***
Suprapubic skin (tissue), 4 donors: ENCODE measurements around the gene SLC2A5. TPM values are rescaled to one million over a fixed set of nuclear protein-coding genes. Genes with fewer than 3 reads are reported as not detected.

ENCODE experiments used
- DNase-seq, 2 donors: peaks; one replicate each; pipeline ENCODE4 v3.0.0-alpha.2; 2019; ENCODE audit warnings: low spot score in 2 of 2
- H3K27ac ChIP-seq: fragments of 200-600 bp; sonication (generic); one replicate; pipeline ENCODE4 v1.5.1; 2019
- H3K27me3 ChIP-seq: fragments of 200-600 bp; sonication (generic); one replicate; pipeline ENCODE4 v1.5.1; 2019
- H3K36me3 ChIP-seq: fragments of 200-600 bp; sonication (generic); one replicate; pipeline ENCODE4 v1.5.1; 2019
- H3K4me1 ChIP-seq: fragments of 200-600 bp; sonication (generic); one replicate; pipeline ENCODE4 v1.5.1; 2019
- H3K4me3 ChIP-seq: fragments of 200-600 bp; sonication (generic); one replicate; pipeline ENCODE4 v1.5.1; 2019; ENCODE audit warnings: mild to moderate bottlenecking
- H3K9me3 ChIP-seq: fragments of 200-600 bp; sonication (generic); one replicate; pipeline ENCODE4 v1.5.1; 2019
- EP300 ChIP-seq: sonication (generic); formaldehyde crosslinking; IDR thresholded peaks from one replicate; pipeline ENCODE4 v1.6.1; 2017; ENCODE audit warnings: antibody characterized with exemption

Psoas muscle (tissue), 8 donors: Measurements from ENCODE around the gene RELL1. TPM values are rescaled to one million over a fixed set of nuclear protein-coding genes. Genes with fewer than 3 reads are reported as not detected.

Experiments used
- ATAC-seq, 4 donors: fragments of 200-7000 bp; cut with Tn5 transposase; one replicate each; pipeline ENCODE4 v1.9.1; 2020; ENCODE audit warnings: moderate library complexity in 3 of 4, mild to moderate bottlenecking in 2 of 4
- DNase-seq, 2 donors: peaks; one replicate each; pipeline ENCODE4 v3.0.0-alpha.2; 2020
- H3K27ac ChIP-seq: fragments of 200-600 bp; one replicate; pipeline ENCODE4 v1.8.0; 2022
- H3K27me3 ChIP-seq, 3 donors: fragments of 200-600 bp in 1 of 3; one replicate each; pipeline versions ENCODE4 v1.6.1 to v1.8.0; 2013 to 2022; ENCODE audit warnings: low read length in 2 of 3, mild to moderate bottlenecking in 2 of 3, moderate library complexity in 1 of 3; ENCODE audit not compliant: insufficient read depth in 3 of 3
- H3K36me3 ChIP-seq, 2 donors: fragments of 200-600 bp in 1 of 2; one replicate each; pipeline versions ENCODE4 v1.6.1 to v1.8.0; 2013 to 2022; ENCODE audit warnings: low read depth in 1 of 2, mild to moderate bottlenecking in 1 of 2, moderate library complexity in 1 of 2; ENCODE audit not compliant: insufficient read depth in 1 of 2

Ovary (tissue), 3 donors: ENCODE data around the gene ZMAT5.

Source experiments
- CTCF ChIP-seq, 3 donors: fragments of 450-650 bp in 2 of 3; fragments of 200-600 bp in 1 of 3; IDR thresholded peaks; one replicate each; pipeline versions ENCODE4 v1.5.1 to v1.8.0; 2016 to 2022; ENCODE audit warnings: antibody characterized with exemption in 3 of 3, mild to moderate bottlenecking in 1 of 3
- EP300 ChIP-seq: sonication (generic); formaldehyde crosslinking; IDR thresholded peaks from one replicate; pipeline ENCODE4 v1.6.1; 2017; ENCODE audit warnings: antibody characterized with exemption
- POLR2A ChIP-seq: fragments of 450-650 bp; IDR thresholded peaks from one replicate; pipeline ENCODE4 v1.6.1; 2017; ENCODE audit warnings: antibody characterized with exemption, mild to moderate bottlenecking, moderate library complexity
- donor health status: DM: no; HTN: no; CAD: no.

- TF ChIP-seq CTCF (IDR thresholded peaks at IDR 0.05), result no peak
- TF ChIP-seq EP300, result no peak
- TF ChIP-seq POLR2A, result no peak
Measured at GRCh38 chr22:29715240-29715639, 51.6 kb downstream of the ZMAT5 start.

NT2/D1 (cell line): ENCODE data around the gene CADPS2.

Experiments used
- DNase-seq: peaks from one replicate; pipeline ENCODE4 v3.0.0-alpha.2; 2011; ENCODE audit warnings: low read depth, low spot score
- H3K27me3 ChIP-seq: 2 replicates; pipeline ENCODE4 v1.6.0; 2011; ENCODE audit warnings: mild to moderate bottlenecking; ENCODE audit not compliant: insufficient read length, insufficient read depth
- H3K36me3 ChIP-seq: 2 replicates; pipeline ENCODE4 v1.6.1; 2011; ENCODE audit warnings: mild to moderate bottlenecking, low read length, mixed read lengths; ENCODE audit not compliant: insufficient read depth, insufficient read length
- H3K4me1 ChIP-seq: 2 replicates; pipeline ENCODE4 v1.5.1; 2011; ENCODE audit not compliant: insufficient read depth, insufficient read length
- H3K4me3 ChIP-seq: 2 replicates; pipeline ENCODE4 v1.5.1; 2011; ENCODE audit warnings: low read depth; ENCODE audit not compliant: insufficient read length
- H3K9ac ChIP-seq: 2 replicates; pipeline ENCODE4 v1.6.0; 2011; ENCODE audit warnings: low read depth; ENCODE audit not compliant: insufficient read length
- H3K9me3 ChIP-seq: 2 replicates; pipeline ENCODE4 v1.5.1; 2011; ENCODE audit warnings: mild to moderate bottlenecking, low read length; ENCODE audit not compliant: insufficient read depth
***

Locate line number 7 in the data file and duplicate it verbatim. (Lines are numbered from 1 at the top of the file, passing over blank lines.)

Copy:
- H3K4me1 ChIP-seq: fragments of 200-600 bp; sonication (generic); one replicate; pipeline ENCODE4 v1.5.1; 2019